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WASHINGTON DC 30 Jun 2012 World Bank President Robert Zoellick leaves job
World Bank President Robert Zoellick announced on Feb 15 that he will leave his job at the completion of his five year term on

June 30, 2012 - NULL

WASHINGTON DC 30 Jun 2012 World Bank President Robert Zoellick leaves job
World Bank President Robert Zoellick announced on Feb 15 that he will leave his job at the completion of his five year term on Jun 30. Under a 58-year-old agreement with Europe, his replacement will be an American--unless several countries with growing economic clout succeed in changing the informal succession agreement. New bank guidelines adopted in 2011 call for an "open, merit-based and transparent selection" process.

An editorial in the conservative Financial Times on Feb 16 described Zoellick as "The quiet revolutionary who saved

WASHINGTON DC 30 Jun 2012 World Bank President Robert Zoellick leaves job
World Bank President Robert Zoellick announced on Feb 15 that he will leave his job at the completion of his five year term on Jun 30. Under a 58-year-old agreement with Europe, his replacement will be an American--unless several countries with growing economic clout succeed in changing the informal succession agreement. New bank guidelines adopted in 2011 call for an "open, merit-based and transparent selection" process.

An editorial in the conservative Financial Times on Feb 16 described Zoellick as "The quiet revolutionary who saved the World Bank." It credits him with giving the bank a collaborative mindset and boosting the volume of financing while holding costs stable. The former deputy secretary of State, Zoellick replaced Paul Wolfowitz in 2007. Wolfowitz, who was second in command at the Pentagon, resigned from the World Bank after giving questionable pay raises to an employee who was also his girlfriend.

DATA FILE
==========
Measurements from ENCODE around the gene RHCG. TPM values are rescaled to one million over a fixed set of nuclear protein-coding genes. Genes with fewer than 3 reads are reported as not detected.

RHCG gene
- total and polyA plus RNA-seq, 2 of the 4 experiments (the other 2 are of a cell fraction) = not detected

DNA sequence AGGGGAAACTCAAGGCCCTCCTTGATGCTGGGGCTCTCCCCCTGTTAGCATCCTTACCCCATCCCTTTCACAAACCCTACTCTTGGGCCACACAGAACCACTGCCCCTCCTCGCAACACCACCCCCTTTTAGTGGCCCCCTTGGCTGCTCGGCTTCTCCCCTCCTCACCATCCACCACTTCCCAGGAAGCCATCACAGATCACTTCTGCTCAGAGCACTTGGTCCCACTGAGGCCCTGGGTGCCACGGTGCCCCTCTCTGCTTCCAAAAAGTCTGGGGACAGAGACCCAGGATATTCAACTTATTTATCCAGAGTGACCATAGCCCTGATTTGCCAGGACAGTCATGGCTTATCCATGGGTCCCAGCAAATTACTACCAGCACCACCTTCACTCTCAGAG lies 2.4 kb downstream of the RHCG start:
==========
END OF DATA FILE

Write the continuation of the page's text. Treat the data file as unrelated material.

As part of the informal arrangement with Europe, the head of the World Bank's sister institution, the International Monetary Fund, is a European.

The BRICS nations - Brazil, Russia, China and South Africa - and other emerging nations such as Chile, Indonesia, Vietnam, Turkey, Singapore, Mexico or Nigeria want their turn at the top of one or both of the lenders. The two presidencies are important because they largely determine how aid funds are disbursed.

The IMF was supposed to follow the same open selection guidelines when it searched for a new managing director last year, but wound up again choosing a European, former French Finance Minister Christine Lagarde.

A Feb 15 Bloomberg report notes that members of the US Congress, who decide on US funding for development banks, are likely to fight to maintain US control of the bank and to push back against any change to the succession arrangement. (WRITTEN FEB 2012)

RELATED READING:

Who Will Lead The World Bank? (Forbes 17 Feb 2012)
http://www.forbes.com/sites/worldviews/2012/02/17/who-will-lead-the-world-bank/

Spokesman: Bloomberg not interested in World Bank presidency now (New York Post 15 Feb 2012)
http://www.nypost.com/p/news/local/mayoral_spokesman_says_bloomberg_zdnNLohK5cdCA8ghU03QBN

The quiet revolutionary who saved the World Bank (FT 16 Feb 2012)
http://www.ft.com/intl/cms/s/0/dd59766a-57da-11e1-b089-00144feabdc0.html#axzz1mbTBMFuA

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Date written/update: 2012-06-30